That day, ironically, I even conjured up the vision of a pepper grower who, at least geographically, had something in common with Agustin Picado. I fantasized meeting an entrepreneur who was quite aware that the peppers Gallegos began cultivating in the 18th century at a monastery near the town of Padrón had been brought from the New World in the first place. He figured that there was no reason why they couldn’t be grown more or less back where they came from—say, New Jersey—and sold to Manhattan restaurants, including one or two quite convenient to my house. As backup to this daydream, I had secured in my luggage several packs of seeds to send to Alice Waters, who, both at Chez Panisse in Berkeley and in her efforts nationally for sustainable agriculture, has an interest in any promising new ingredient. As much as I would like to believe that fantasies can come true, it made me feel more secure to be carrying some seeds that I could be certain were actually going to get put in the ground.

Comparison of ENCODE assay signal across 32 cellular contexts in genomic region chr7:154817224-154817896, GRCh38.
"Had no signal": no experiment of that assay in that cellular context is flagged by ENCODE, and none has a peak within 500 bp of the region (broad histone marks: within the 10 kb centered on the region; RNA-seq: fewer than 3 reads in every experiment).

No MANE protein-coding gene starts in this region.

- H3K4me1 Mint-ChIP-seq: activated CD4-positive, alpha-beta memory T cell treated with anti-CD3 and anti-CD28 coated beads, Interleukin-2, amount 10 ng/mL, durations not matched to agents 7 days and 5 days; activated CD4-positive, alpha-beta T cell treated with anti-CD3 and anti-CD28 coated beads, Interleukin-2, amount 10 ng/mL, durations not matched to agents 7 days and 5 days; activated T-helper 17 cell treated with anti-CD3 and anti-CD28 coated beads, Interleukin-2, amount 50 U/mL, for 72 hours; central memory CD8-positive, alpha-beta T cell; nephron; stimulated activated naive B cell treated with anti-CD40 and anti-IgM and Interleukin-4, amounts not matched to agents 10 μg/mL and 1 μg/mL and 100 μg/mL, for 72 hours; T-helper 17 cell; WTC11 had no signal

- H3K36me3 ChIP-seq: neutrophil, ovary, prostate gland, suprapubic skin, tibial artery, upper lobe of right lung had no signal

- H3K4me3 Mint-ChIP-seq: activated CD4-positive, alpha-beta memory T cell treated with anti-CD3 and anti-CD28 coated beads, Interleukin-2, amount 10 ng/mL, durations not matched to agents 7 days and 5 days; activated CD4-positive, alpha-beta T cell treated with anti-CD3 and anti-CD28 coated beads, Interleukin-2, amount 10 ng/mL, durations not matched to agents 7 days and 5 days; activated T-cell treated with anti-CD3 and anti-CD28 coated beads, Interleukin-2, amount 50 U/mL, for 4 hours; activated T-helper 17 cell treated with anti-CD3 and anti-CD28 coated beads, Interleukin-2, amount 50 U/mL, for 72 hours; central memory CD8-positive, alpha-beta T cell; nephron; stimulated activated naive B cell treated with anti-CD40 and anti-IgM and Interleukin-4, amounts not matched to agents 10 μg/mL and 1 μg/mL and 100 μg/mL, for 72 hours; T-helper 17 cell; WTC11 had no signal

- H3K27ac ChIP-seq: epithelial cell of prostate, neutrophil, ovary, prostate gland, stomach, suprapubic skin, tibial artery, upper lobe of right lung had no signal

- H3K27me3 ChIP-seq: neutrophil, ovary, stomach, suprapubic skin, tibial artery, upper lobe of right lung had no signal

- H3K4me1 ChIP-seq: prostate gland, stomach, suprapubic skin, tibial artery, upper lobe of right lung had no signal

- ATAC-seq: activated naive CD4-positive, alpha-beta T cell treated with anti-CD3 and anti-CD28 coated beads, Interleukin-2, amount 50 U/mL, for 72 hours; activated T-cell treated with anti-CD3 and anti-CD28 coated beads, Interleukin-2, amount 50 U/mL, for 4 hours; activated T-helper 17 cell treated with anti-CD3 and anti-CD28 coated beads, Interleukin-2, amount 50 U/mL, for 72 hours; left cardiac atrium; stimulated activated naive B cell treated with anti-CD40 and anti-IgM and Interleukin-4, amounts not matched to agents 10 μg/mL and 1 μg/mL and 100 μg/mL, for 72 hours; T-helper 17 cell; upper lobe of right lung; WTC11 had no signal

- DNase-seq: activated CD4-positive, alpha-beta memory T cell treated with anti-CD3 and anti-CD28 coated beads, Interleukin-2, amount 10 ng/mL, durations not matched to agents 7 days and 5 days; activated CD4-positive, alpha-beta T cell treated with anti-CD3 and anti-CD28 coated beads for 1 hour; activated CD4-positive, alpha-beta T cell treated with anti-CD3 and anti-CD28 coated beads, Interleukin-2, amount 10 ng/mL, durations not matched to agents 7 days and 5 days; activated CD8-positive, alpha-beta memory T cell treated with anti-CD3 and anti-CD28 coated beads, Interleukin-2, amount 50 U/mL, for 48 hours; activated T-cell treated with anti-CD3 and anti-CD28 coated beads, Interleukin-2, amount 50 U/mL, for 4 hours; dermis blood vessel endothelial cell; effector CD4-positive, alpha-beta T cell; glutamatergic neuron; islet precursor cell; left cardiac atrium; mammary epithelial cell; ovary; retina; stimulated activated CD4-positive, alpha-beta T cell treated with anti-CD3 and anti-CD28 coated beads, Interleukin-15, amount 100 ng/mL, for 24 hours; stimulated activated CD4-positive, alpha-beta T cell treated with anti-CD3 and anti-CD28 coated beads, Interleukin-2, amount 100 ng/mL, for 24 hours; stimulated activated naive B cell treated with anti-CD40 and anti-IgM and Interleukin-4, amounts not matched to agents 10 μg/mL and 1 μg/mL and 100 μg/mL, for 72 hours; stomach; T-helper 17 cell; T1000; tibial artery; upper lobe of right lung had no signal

It might surprise you to know that there is a fairly large Galician community in and around the Newark, New Jersey, area,” said a letter I received a year or so—a pepperless year or so—after I’d returned from the pimientos de Padrón festival. “There, you will find many a garden where the tiny pimientos de Padrón are the gardener’s most cherished crop. There are many very good Spanish restaurants in Newark, but I don’t know of any that serve these pimientos.” The letter was from a woman named Juanita Martinez, who lives in Massachusetts. Just after dashing my hopes with the grim news that even the Spanish restaurants in a city with a large Galician population did not serve the objects of my desire, she informed me, a couple of paragraphs later, that one of the backyard pepper cultivators happened to be her cousin, Agustin Picado, and that he produced enough peppers to ship shoeboxes full of them to his relatives in other cities. The Picados, she said, would be happy to have me over for a pepper feast after the harvest. For the first time, I thought I could appreciate what it must have felt like for a socially ambitious resident of late-19th-century New York to receive an invitation for tea from Mrs. Astor.